The dominant features of the mean North Atlantic pressure pattern are the Icelandic Low and the Azores High. These are present at all seasons (see Figure 7.9), although their location and relative intensity change considerably. The upper flow in this sector undergoes little seasonal change in pattern, but the westerlies decrease in strength by over half from winter to summer. The other major pressure system influencing European climates is the Siberian winter anticyclone, the occurrence of which is intensified by the extensive winter snow cover and the marked continentality of Eurasia. Atlantic depressions frequently move towards the Norwegian or Mediterranean seas in winter, but if they travel due east they occlude and fill long before they can penetrate into the heart of Siberia. Thus the Siberian high pressure is quasi-permanent at this season, and when it extends westward severe conditions affect much of Europe. In summer, pressure is low over all of Asia and depressions from the Atlantic tend to follow a more zonal path. Although the storm tracks over Europe do not shift poleward in summer, the depressions at this season are less intense and reduced airmass contrasts produce weaker fronts.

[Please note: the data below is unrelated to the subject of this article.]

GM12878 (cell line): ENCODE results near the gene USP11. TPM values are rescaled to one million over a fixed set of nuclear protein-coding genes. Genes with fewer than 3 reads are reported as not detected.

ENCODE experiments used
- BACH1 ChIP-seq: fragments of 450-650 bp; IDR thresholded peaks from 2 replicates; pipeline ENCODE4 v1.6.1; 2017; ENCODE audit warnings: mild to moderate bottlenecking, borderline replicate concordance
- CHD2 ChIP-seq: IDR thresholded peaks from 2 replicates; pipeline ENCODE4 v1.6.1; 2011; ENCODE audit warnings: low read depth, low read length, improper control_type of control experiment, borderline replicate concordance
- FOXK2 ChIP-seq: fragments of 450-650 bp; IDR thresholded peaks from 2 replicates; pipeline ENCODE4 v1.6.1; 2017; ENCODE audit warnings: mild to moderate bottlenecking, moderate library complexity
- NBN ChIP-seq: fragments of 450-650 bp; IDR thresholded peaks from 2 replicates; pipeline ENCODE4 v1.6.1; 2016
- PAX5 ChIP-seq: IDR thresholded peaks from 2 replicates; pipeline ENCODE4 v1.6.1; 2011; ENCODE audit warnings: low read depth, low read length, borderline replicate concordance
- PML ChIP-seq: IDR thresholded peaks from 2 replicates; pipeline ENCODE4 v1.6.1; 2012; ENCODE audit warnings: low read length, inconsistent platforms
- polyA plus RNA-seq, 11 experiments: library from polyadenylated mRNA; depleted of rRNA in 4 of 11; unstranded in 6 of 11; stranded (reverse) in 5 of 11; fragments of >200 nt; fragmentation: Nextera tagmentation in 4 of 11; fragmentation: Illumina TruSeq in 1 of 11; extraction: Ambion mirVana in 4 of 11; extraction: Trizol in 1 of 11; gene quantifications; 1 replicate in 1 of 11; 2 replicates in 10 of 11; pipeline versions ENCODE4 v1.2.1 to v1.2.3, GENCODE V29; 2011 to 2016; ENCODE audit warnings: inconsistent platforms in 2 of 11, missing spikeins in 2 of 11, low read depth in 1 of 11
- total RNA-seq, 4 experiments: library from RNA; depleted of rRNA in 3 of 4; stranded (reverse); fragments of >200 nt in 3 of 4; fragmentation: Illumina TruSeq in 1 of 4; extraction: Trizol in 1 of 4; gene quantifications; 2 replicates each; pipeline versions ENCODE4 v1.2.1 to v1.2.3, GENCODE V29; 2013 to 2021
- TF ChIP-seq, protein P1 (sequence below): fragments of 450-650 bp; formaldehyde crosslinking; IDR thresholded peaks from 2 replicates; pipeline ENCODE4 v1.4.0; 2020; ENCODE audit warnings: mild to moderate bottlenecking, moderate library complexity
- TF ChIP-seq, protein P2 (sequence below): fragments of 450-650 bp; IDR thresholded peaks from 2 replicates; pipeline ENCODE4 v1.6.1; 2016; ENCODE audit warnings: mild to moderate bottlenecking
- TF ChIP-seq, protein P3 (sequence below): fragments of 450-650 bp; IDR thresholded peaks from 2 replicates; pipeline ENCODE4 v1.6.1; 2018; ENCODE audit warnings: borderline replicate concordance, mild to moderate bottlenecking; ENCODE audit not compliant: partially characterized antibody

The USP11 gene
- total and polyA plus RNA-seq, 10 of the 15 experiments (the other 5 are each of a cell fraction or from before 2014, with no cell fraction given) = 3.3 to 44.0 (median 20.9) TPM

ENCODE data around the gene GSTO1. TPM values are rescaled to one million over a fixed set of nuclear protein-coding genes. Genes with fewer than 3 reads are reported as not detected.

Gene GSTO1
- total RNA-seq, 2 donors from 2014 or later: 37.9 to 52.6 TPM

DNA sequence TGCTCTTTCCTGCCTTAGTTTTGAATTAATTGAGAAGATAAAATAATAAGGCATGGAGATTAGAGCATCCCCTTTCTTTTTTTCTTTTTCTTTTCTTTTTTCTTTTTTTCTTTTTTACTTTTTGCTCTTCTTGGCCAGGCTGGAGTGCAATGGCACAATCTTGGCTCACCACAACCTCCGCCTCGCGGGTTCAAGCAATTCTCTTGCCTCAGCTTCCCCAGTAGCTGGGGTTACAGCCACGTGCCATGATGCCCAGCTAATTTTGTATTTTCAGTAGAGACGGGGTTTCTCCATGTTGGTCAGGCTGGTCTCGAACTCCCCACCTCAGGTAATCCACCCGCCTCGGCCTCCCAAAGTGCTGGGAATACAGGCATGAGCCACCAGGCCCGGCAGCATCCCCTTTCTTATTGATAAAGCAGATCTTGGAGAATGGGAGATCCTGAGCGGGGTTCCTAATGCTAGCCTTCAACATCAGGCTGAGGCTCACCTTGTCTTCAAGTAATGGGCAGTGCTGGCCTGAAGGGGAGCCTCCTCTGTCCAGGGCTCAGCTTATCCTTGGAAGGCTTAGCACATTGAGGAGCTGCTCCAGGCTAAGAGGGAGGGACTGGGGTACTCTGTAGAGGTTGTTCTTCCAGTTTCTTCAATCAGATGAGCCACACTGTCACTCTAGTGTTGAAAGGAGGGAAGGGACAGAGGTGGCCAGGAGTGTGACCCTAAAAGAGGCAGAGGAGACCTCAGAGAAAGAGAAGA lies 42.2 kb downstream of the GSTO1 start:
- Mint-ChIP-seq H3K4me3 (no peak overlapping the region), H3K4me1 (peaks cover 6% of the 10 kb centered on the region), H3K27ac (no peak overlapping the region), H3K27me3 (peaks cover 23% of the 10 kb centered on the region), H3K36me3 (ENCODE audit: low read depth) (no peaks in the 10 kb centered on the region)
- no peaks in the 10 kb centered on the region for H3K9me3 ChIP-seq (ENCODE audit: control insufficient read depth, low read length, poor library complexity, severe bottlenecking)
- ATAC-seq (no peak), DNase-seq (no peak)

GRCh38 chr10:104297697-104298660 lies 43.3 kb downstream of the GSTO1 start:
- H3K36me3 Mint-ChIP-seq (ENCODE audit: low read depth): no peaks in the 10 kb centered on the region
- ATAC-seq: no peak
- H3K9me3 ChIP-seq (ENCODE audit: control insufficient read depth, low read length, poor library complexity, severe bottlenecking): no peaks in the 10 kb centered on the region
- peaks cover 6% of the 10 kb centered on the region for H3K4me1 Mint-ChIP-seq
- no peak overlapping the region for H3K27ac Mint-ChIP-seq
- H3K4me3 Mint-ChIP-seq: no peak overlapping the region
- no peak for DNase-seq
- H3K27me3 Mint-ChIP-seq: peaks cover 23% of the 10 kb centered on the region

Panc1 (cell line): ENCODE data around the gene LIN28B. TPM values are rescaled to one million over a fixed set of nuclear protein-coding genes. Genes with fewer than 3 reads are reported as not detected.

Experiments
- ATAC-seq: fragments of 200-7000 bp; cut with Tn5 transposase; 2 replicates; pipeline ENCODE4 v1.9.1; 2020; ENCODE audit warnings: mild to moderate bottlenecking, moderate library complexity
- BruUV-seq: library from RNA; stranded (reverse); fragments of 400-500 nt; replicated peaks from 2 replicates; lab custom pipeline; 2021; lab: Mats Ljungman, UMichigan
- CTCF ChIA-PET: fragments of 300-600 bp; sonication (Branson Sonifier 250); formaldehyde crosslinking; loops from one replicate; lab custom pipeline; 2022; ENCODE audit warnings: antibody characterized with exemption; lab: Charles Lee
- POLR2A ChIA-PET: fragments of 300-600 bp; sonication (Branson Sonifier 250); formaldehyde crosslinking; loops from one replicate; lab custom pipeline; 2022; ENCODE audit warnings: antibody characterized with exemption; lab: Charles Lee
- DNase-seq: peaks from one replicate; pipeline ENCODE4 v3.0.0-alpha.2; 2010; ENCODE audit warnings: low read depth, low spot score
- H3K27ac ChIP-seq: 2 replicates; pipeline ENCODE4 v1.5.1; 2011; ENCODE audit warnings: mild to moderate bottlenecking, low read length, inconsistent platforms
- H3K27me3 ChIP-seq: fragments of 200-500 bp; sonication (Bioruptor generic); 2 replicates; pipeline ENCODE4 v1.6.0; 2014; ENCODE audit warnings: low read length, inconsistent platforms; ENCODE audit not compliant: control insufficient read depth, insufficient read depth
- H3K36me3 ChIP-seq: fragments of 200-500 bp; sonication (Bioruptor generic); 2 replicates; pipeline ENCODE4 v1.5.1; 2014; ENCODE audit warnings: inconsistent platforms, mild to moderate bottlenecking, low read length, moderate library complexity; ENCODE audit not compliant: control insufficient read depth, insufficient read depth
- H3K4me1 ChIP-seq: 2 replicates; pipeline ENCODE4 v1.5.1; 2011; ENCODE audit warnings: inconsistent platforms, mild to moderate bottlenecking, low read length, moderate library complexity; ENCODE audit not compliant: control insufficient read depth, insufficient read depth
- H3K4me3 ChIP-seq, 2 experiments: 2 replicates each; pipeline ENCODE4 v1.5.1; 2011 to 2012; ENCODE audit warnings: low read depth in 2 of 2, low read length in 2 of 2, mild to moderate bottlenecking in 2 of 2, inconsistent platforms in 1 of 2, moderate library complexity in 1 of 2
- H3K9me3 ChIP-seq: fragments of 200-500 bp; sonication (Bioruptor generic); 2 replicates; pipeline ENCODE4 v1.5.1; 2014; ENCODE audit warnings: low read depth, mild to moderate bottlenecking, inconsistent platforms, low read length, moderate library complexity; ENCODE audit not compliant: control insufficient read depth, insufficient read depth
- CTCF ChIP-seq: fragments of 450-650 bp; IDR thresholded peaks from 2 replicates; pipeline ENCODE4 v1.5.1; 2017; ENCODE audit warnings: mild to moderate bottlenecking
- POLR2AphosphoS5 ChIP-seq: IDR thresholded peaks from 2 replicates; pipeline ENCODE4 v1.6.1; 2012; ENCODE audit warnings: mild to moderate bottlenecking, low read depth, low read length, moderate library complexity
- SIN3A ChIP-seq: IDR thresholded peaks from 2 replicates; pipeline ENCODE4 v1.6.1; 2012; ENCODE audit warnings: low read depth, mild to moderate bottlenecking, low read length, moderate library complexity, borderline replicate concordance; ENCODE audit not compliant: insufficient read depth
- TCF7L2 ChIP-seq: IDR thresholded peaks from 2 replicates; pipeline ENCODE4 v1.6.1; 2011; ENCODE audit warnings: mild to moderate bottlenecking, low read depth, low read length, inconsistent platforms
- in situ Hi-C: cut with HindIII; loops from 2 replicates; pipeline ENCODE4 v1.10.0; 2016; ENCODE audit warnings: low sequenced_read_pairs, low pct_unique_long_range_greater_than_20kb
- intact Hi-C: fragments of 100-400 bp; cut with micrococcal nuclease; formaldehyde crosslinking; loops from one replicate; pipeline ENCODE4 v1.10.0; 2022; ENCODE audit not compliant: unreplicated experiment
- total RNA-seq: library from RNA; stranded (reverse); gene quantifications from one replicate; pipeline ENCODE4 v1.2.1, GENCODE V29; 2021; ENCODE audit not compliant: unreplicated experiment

Wind velocities over western Europe bear a strong relationship to the occurrence and movement of depres sions. The strongest winds occur on coasts exposed to the northwest airflow that follows the passage of frontal systems, or at constricted topographic locations that guide the movement of depressions or funnel airflow into them (Figure 10.1). For example, the Carcassonne Gap in southwest France provides a preferred southern route for depressions moving eastward from the
Source: From Troen and Petersen (1989).
Atlantic. The Rhône and Ebro valleys are funnels for strong airflow in the rear of depressions located in the western Mediterranean, generating the mistral and cierzo winds, respectively, in winter (see C.3, this chapter). Throughout western Europe, the mean velocity of winds on hilltops is at least 100 per cent greater than that in more sheltered locations. Winds in open terrain are on average 25 to 30 per cent stronger than in sheltered locations; and coastal wind velocities are at least 10 to 20 per cent less than those over adjacent seas (see Figure 10.1).
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